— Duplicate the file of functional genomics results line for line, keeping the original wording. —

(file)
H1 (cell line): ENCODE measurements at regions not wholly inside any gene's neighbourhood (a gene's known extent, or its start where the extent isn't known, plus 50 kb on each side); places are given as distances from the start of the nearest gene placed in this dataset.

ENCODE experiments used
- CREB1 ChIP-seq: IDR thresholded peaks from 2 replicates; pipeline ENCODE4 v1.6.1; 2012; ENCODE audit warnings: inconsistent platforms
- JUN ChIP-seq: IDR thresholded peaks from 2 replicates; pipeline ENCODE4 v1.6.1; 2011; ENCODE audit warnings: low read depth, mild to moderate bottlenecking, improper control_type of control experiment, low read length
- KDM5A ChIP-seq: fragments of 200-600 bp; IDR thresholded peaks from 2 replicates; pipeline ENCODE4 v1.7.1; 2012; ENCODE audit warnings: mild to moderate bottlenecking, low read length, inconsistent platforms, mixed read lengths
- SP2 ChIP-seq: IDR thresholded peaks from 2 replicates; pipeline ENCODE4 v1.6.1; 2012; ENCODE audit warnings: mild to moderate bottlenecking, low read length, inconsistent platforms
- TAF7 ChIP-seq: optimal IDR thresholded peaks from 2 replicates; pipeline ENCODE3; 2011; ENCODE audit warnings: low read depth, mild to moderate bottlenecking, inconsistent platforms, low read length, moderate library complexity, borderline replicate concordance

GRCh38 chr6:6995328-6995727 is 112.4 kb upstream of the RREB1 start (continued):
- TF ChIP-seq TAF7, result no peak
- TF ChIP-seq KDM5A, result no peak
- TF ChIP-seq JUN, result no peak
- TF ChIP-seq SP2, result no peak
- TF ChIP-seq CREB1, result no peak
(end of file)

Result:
H1 (cell line): ENCODE measurements at regions not wholly inside any gene's neighbourhood (a gene's known extent, or its start where the extent isn't known, plus 50 kb on each side); places are given as distances from the start of the nearest gene placed in this dataset.

ENCODE experiments used
- CREB1 ChIP-seq: IDR thresholded peaks from 2 replicates; pipeline ENCODE4 v1.6.1; 2012; ENCODE audit warnings: inconsistent platforms
- JUN ChIP-seq: IDR thresholded peaks from 2 replicates; pipeline ENCODE4 v1.6.1; 2011; ENCODE audit warnings: low read depth, mild to moderate bottlenecking, improper control_type of control experiment, low read length
- KDM5A ChIP-seq: fragments of 200-600 bp; IDR thresholded peaks from 2 replicates; pipeline ENCODE4 v1.7.1; 2012; ENCODE audit warnings: mild to moderate bottlenecking, low read length, inconsistent platforms, mixed read lengths
- SP2 ChIP-seq: IDR thresholded peaks from 2 replicates; pipeline ENCODE4 v1.6.1; 2012; ENCODE audit warnings: mild to moderate bottlenecking, low read length, inconsistent platforms
- TAF7 ChIP-seq: optimal IDR thresholded peaks from 2 replicates; pipeline ENCODE3; 2011; ENCODE audit warnings: low read depth, mild to moderate bottlenecking, inconsistent platforms, low read length, moderate library complexity, borderline replicate concordance

GRCh38 chr6:6995328-6995727 is 112.4 kb upstream of the RREB1 start (continued):
- TF ChIP-seq TAF7, result no peak
- TF ChIP-seq KDM5A, result no peak
- TF ChIP-seq JUN, result no peak
- TF ChIP-seq SP2, result no peak
- TF ChIP-seq CREB1, result no peak